Vitalik Buterin (https://vitalik.ca) conceptualized Ethereum (https://ethereum.org) in November, 2013. The core idea proposed was the development of a Turing-complete language that allows the development of arbitrary programs (smart contracts) for blockchain and Decentralized Applications (DApps). This concept is in contrast to Bitcoin, where the scripting language is limited and only allows necessary operations.
The EVM is a simple stack-based execution machine that runs bytecode instructions to transform the system state from one state to another. The EVM is a Turing-complete machine but is limited by the amount of gas that is required to run any instruction. This means that infinite loops that can result in denial-of-service attacks are not possible due to gas requirements. The EVM also supports exception handling should exceptions occur, such as not having enough gas or providing invalid instructions, in which case the machine would immediately halt and return the error to the executing agent.
The EVM is an entirely isolated and sandboxed runtime environment. The code that runs on the EVM does not have access to any external resources such as a network or filesystem. This results in increased security, deterministic execution, and allows untrusted code (code that can be run by anyone) to be executed on Ethereum blockchain.
As mentioned earlier, the EVM is a stack-based architecture. The EVM is big-endian by design, and it uses 256-bit-wide words. This word size allows for Keccak 256-bit hash and ECC computations.
There are three main types of storage available for contracts and the EVM:
The storage associated with the EVM is a word-addressable word array that is non-volatile and is maintained as part of the system state. Keys and values are 32 bytes in size and storage. The program code is stored in virtual read-only memory (virtual ROM) that is accessible using the CODECOPY instruction. The CODECOPY instruction copies the program code into the main memory. Initially, all storage and memory are set to zero in the EVM.
The following diagram shows the design of the EVM where the virtual ROM stores the program code that is copied into the main memory using the CODECOPY instruction. The main memory is then read by the EVM by referring to the program counter and executes instructions step by step. The program counter and EVM stack are updated accordingly with each instruction execution:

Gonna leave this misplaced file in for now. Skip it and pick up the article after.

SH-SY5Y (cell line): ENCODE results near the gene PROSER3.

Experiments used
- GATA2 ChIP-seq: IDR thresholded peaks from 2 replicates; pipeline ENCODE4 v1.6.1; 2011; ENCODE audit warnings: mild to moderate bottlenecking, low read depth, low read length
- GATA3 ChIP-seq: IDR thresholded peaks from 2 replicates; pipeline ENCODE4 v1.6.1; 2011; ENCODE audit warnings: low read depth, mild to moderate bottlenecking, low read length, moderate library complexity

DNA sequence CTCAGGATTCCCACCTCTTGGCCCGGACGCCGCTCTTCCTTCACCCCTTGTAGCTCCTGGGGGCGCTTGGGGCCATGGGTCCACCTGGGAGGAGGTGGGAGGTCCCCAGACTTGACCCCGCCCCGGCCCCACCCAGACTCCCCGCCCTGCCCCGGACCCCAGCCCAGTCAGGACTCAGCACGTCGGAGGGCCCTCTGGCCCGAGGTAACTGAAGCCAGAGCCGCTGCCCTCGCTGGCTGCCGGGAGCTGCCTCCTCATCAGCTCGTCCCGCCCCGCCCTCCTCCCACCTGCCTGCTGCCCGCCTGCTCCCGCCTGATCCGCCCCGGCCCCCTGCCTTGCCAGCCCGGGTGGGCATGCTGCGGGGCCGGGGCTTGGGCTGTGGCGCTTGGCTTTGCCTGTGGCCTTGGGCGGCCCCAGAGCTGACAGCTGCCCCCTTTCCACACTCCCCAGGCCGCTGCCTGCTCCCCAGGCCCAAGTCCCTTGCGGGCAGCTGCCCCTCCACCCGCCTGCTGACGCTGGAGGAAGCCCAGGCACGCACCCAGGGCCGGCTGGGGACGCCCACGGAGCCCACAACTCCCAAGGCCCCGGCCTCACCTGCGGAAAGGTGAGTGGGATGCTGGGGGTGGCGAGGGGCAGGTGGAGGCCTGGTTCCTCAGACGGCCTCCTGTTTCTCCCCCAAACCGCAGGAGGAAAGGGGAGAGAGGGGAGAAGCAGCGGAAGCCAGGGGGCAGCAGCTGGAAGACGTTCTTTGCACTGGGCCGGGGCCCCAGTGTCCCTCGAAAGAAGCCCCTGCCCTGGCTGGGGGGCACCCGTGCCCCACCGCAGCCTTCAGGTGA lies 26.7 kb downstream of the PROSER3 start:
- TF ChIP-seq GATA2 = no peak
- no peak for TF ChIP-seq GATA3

Figure 1: EVM operation
The preceding diagram shows an EVM stack on the left side showing that elements are pushed and popped from the stack. It also shows that a program counter is maintained, and is incremented with instructions being read from the main memory. The main memory gets the program code from the virtual ROM/storage via the CODECOPY instruction.
EVM optimization is an active area of research, and recent research has suggested that the EVM can be optimized and tuned to a very fine degree to achieve high performance. Research and development on Ethereum WebAssembly (ewasm)—an Ethereum-flavored iteration of WebAssembly—is already underway. WebAssembly (Wasm) was developed by Google, Mozilla, and Microsoft, and is now being designed as an open standard by the W3C community group. Wasm aims to be able to run machine code in the browser that will result in execution at native speed. More information and GitHub repository of Ethereum-flavored Wasm is available at https://github.com/ewasm.
Another intermediate language called YUL, which can compile to various backends such as the EVM and ewasm, is under development. More information on this language can be found at https://solidity.readthedocs.io/en/latest/yul.html.
There are some key elements that are required by the execution environment to execute the code. The key parameters are provided by the execution agent; for example, a transaction. These are listed as follows:
The execution environment can be visualized as a tuple of ten elements, as follows:
Figure 2: Execution environment tuple
The execution results in producing the resulting state, the gas remaining after the execution, the self-destruct or suicide set, log series, and any gas refunds.
The machine state is also maintained internally, and updated after each execution cycle of the EVM. An iterator function (detailed in the next section) runs in the EVM, which outputs the results of a single cycle of the state machine.
The machine state is a tuple that consists of the following elements:
The EVM is designed to handle exceptions and will halt (stop execution) if any of the following exceptions should occur:
Machine state can be viewed as a tuple, as shown in the following diagram:
Figure 3: Machine state tuple
The iterator function mentioned earlier performs various vital functions that are used to set the next state of the machine and eventually the world state. These functions include the following:
The EVM is also able to halt in normal conditions if STOP, SUICIDE, or RETURN opcodes are encountered during the execution cycle.
In this article we saw a detailed introduction to the core components of the EVM. Learn more in Mastering Blockchain, Third Edition by Imran Bashir.